The crime rate in Philadelphia may be worse than people thought. The city today said it is working with University of Pennsylvania criminologist Richard Berk to develop software that can forecast who might commit murder.
While the software sounds like something straight out of Minority Report — “In the future, criminals are caught before the crimes they commit” — a
story said using data from the Philadelphia probation department, Berk and three colleagues have built a model for predicting which troublemakers already in the prison system are most likely to kill or attempt a killing or “future lethality,” as Berk calls it.
The story reported that initial research suggests the software-based system can make it 40 times more likely for caseworkers to accurately predict murder than they can using current practices.
Asked which, if any, indicators stood out as reliable predicators of homicide, Berk pointed to one in particular: youthful exposure to violence. In other words some one who commits a violent crime early in life is more likely to commit a similar or worse crime again. But experts agree, trying to classify who might murder is complicated and tricky at best.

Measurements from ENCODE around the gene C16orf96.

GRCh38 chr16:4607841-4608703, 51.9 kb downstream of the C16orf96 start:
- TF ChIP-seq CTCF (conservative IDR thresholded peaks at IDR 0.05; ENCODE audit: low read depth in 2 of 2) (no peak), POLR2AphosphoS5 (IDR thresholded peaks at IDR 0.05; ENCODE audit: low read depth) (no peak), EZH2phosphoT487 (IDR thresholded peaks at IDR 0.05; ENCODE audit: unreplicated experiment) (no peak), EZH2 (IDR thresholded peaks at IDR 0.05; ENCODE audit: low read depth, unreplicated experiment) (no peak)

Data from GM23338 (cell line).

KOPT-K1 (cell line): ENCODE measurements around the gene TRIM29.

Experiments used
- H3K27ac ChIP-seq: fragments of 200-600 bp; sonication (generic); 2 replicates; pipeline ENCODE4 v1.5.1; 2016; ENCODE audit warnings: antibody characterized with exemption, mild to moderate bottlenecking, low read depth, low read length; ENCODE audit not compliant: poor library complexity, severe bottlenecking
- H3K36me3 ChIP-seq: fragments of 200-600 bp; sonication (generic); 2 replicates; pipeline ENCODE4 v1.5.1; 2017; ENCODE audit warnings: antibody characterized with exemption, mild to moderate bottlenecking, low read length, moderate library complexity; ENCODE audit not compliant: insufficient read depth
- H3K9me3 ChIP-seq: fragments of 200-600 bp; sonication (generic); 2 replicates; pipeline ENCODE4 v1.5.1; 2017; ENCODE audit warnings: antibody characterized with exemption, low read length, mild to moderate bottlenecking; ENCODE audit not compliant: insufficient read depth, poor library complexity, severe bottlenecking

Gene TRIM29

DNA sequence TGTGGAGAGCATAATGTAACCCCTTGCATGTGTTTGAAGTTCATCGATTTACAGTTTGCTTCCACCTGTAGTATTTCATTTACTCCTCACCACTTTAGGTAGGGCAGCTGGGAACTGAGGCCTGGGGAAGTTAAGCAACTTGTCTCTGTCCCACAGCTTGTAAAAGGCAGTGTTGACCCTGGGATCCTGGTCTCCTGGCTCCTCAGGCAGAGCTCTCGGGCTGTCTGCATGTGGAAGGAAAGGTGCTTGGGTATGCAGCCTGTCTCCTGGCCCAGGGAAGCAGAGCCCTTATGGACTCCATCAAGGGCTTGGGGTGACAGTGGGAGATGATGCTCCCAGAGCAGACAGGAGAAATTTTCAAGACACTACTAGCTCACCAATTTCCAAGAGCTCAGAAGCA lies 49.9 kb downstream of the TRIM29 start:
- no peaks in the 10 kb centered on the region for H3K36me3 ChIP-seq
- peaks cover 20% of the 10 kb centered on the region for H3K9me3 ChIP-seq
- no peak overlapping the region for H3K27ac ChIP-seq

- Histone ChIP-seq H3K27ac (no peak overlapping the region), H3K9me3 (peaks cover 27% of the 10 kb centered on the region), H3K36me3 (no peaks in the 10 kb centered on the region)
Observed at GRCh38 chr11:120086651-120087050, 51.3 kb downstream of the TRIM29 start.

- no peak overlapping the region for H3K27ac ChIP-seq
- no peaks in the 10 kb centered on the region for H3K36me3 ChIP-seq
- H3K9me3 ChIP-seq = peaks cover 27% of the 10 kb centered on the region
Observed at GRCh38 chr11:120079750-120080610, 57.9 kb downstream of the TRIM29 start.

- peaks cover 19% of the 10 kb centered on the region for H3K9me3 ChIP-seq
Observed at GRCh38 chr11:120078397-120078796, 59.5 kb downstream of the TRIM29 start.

What remains at this stage is to find a way to marry the software to the probation department’s information technology system, the Inquirer says.
According to the University of Pennsylvania’s Web site, Berk works on a wide variety of issues in criminology, including inmate classification and placement systems, law enforcement strategies for reducing domestic violence, the role of race in capital punishment, detecting violations of environmental regulations, claims that the death penalty serves as a general deterrent, and forecasting short-term changes in urban crime patterns.
This story is reprinted from